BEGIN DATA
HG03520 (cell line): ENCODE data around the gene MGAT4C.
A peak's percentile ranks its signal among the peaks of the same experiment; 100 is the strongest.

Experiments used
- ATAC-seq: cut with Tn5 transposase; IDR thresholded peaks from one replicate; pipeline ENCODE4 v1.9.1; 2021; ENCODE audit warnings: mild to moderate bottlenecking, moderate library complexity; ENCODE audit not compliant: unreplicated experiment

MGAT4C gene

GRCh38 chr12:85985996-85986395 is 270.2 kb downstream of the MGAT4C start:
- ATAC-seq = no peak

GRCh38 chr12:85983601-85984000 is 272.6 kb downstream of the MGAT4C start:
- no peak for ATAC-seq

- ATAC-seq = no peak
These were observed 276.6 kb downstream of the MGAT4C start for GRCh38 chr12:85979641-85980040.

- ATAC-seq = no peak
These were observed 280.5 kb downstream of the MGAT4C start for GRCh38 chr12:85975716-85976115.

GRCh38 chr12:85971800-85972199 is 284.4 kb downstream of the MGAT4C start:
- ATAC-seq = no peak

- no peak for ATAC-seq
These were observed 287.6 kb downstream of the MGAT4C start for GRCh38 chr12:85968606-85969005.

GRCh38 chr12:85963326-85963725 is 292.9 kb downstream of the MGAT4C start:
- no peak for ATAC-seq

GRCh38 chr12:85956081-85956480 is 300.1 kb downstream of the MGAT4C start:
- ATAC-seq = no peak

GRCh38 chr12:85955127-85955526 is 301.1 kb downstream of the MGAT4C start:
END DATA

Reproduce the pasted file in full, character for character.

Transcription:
HG03520 (cell line): ENCODE data around the gene MGAT4C.
A peak's percentile ranks its signal among the peaks of the same experiment; 100 is the strongest.

Experiments used
- ATAC-seq: cut with Tn5 transposase; IDR thresholded peaks from one replicate; pipeline ENCODE4 v1.9.1; 2021; ENCODE audit warnings: mild to moderate bottlenecking, moderate library complexity; ENCODE audit not compliant: unreplicated experiment

MGAT4C gene

GRCh38 chr12:85985996-85986395 is 270.2 kb downstream of the MGAT4C start:
- ATAC-seq = no peak

GRCh38 chr12:85983601-85984000 is 272.6 kb downstream of the MGAT4C start:
- no peak for ATAC-seq

- ATAC-seq = no peak
These were observed 276.6 kb downstream of the MGAT4C start for GRCh38 chr12:85979641-85980040.

- ATAC-seq = no peak
These were observed 280.5 kb downstream of the MGAT4C start for GRCh38 chr12:85975716-85976115.

GRCh38 chr12:85971800-85972199 is 284.4 kb downstream of the MGAT4C start:
- ATAC-seq = no peak

- no peak for ATAC-seq
These were observed 287.6 kb downstream of the MGAT4C start for GRCh38 chr12:85968606-85969005.

GRCh38 chr12:85963326-85963725 is 292.9 kb downstream of the MGAT4C start:
- no peak for ATAC-seq

GRCh38 chr12:85956081-85956480 is 300.1 kb downstream of the MGAT4C start:
- ATAC-seq = no peak

GRCh38 chr12:85955127-85955526 is 301.1 kb downstream of the MGAT4C start: